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XII. When Dad Went to Maree

Steele Rudd

DAD YAŁRNED to a man passing with horses from New South Wales and invited him to dinner. An interesting man, well-informed, acquainted with Tyson and Bobby Rand; knew the Queensland and New South Wales bush through and through, and told Dad where some good grazing land was to be selected.

Before leaving, the man sold five horses to Dad for £50. Horses were horses then; any old sketch was worth a £5-note, and Dad went among the neighbours boasting of the bargain he had made. Dad always let the neighbours know when he had made a profitable investment; it helped to keep their hearts up.

A brown mare among the five—by Butler, a blood horse, the man said—turned out to be worth more than £50 herself; not to Dad, though.

Dave fed her, and raced her at Pittsworth, and was promptly “taken up” on the course as soon as she won.

“Stolen from old Magnus, on the Barwon!” the policeman said; “been watchin’ six munch forrer.”

The other four were stolen also.

Dad cursed. Said he would never buy another (adj.) horse as long as he lived.

Then the neighbours chuckled. They always liked to remind Dad of any bad bargains he had made. It helped to keep his pride down.


Newspapers gave full accounts of the arrest of Palmer, alias “Whistler” Smith, on the Border.

“That’s the man,” Dad said. “That’s the d—n scoundrel—red whiskers, strapped trousers, bow-legged, finger missing—the daylight robber!” And he clenched his fists on the newspaper as though he held the delinquent in his grasp and walked up and down like a caged lion.


A constable from Toowoomba waited on Dad with a handful of legal documents and a cheque for fifteen pounds, to solicit his attendance at Maree Circuit Court as witness against Whistler Smith. He explained that the law couldn’t compel Dad to cross the Border, but if he could see his way to make the sacrifice he (the Law) was certain of a conviction.

“B’ heaven, then!” said Dad, “I’ve a mind to!”

He paced about, thinking the matter out. “If y’ do,” the Law observed, “call on the sergeant at Goondi, and he’ll fix you with a fresh horse and give you directions. An’ I’d advise y’, meself, to put a revolver in your pocket—it won’t be any load, an’ y’ might want it.”

“Pshaw!” Dad blurted out. “Pshaw, man! Wot wud I be doin’ with firearms? Haven’t I travelled the country long before you were born? An’ see”—(Dad paused before the constable, and raising his hands, punched his own left palm hard with his right fist)—“see here! An’ though I’m saying it meself, never yet did I see the man”—(Dad tapped his palm gently)—“never yet did I see the living man”—(Dad raised his right hand above his head)—“I was afeared”—(elevating his voice)—“to take me shirt off to!” Dad pounded his palm hard.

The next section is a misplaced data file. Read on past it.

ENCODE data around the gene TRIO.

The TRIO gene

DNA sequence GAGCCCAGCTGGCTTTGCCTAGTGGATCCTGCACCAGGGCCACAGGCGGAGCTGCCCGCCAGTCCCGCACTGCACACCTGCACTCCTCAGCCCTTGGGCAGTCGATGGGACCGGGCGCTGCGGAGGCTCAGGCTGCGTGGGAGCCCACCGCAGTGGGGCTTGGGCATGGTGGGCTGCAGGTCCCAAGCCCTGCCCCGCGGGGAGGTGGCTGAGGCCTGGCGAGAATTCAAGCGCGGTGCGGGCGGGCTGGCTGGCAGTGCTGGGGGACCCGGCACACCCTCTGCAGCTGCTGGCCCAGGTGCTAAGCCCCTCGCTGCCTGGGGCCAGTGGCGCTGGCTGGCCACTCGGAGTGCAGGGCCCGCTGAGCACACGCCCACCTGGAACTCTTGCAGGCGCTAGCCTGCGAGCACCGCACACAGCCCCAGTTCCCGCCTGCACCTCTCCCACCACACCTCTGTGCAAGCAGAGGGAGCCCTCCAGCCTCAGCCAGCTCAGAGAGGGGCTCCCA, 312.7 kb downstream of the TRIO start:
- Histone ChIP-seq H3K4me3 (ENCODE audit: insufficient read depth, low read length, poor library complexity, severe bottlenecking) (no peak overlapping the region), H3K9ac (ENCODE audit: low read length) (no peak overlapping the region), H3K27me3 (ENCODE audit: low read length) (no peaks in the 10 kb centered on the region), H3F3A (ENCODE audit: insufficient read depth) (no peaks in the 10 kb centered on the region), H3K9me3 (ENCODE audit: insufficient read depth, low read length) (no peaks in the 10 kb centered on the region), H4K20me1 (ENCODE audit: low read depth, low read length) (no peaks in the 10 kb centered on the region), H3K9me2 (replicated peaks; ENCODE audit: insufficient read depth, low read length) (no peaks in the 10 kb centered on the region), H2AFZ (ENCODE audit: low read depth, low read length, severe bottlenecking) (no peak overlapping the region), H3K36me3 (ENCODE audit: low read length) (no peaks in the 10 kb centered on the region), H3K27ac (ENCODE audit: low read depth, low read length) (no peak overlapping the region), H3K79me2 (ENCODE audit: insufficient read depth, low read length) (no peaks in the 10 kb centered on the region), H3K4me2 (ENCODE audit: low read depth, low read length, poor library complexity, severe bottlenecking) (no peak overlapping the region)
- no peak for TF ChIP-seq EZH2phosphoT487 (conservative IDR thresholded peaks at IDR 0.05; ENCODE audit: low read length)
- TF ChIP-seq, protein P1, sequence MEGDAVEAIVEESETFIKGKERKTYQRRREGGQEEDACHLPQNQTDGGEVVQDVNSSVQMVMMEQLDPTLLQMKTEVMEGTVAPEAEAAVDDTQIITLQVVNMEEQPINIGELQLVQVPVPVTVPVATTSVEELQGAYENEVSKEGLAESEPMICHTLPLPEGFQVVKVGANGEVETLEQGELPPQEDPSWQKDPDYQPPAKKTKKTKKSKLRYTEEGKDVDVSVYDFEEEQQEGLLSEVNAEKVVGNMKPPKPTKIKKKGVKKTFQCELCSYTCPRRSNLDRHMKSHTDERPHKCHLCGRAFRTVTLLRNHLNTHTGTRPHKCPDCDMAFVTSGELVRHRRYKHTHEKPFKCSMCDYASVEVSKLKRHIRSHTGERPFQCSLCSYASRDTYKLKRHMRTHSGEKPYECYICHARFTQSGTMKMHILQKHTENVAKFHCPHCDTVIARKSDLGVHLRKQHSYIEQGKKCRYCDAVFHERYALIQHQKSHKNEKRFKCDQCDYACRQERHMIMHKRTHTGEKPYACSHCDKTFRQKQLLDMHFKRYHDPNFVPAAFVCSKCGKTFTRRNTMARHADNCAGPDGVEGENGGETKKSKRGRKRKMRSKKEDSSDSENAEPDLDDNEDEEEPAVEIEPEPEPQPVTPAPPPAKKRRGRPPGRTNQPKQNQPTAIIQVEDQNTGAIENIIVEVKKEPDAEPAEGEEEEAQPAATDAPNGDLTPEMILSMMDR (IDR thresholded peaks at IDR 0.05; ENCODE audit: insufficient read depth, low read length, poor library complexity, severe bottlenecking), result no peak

The constable smiled and said he quite believed it.

“Well, y’ better let it slide, an’ stay at home,” Dave said advisedly. “Y’r too old for that sort o’ thing now.”

Mother and Sarah, who were listening, agreed with Dave.

“Tut, tut,” Dad said, “not a bit of it—not a bit of it.”

Then his thoughts reverted to the £50 he had lost, and an angry, vindictive spirit rose within him.

“I’ll go; policeman!” he said, in a loud, decisive voice, “I’ll go!” And when Dad spoke in that tone persuasion was futile.


Mounted on his old brown mare, Dad started one Friday for Maree, and how anxious Mother became the moment he disappeared from view!

Maree was three hundred miles off on the New Couth Wales side, and most of the track and the country were new and unknown to Dad. Yet we were sanguine enough about him. Dad had always been a wonder and an object lesson to us in the way of courage and endurance. Floods, fires, droughts—nothing ever stopped him, and for anything the bush contained in the shape of beast or being he never held a dread.

But a drought was upon the land. Grass round Saddletop withered, stock poor, water scarce; and as Dad travelled on, covering mile upon mile, plain after plain, ridge after ridge, things got worse and worse. All was parched, perished; nothing but dust and desolation. The mighty bush was a vast sorrowful waste—cracked, burnt, baked. A horror?—It was hell!

Shapeless, blear-eyed, loony bullocks—grotesque caricatures, staggered pathetically by the way. All day a foul, fetid air filled his nostrils; hateful crows flocked from carcass to carcass, clamouring in fiendish exultation. And skeletons—skeletons and bones lay everywhere.

At intervals Dad met pairs of grim, sullen souls along this infernal avenue—mates on the terrible track—strong, able-bodied men—men with bright, clear intellects, not loafers, not liars—British men, Australian men—shouldering their swags, almost bootless in the blistering sand, plodding through sickening, thirst-provoking heat in search of a job.